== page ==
One week ago, I went over to Michelle Hiebert’s house. For those of you who don’t know, Michelle and I are working on our Master’s degree and are collaborating on our class project. What initially started as a scope and sequence on technology for young learners, has evolved into a “how to guide on twitter” for early childhood educators and a book written by kids for kids on using twitter. We had a productive session last Sunday, where we got much of our writing down and Michelle tutored me in using Google docs.
The week prior to our working session, I spent a lot of time reading reports and research on social media usage by teens and by kids under the age of 13. I know that Facebook requires users to be over the age of 13, but twitter has no age restriction when signing up for an account. I learned that many children under 13 are lying about their ages to create to a Facebook page and aren’t aware of the privacy settings that are there to keep them safe. Some of these kids are creating profiles with parental knowledge, but many are not. Social Media has been in the news a lot in the past years with cyber bullying becoming a major concern for students, parents and educators. As I look around the students in my class and in my school, I often wonder how many of them are online at home without their parental units knowing.
Listening to stories in the media about online bullying and teens posting inappropriate videos and pictures has given me pause. I know that parents are not supervising kids on their devices. I know that parents themselves are learning the ins and outs of social media themselves. I know that kids love the apps on their tech, but there doesn’t seem to be that many people out there teaching kids how to use the social part of their devices. Even consoles like XBox and Playstation 3 have chats were there are no age restrictions and very little parental supervision. We, as educators, need to start teaching students and their parents how to use this social tool appropriately.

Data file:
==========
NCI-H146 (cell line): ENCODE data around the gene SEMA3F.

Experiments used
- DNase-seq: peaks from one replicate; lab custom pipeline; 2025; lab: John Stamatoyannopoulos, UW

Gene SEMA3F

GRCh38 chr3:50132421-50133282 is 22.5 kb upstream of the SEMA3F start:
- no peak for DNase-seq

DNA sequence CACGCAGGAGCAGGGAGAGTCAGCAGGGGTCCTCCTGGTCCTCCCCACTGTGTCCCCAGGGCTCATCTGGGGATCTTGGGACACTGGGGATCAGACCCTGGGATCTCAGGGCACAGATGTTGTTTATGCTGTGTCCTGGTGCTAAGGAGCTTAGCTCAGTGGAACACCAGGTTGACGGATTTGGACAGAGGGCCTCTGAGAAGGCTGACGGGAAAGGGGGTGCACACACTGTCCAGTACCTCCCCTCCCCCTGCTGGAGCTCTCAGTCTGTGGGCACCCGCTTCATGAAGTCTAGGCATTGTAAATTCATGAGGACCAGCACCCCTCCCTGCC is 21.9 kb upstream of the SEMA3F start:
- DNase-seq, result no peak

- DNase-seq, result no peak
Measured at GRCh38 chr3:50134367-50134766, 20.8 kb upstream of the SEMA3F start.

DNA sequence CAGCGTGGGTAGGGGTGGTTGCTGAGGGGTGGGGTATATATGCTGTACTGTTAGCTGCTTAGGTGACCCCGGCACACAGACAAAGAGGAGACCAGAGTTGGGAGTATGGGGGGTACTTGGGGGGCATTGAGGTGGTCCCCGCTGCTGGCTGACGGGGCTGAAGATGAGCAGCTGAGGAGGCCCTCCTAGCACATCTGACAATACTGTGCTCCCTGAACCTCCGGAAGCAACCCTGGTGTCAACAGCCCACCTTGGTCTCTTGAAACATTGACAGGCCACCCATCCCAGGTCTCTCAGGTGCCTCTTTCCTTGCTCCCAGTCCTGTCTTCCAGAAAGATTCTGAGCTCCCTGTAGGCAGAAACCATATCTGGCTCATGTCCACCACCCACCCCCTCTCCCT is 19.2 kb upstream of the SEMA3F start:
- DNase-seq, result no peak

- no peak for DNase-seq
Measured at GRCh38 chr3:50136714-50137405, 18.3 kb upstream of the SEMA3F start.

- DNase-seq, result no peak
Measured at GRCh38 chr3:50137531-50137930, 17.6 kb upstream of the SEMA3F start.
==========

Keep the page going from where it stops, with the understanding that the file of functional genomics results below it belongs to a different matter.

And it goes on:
There are many people out there who think I am nuts using twitter in my classroom. I know that they do not understand why I use it. This week at school, i tweeted with students individually with pictures of their patterns. Every single one of them wanted to put their name with their photo, and every single one them wanted to say where we were. I understood that they simply wanted to share what they had done, and with each child, I discussed why we don’t post names or our location. We looked at the photo to make sure it was appropriate before hitting the tweet button. Later, we were sent photos of an apple experiment and my students response was “Ew! Gross!” We talked about how we should respond to the apple experiment class, and how we don’t say things that are hurtful or that are mean. These lessons may sound silly to some, but my hope, as we continue on this journey, is that these kids internalize the message of “Be nice. Be kind. Be safe. Be respectful. Be cooperative” as they grow up and use these platforms independently.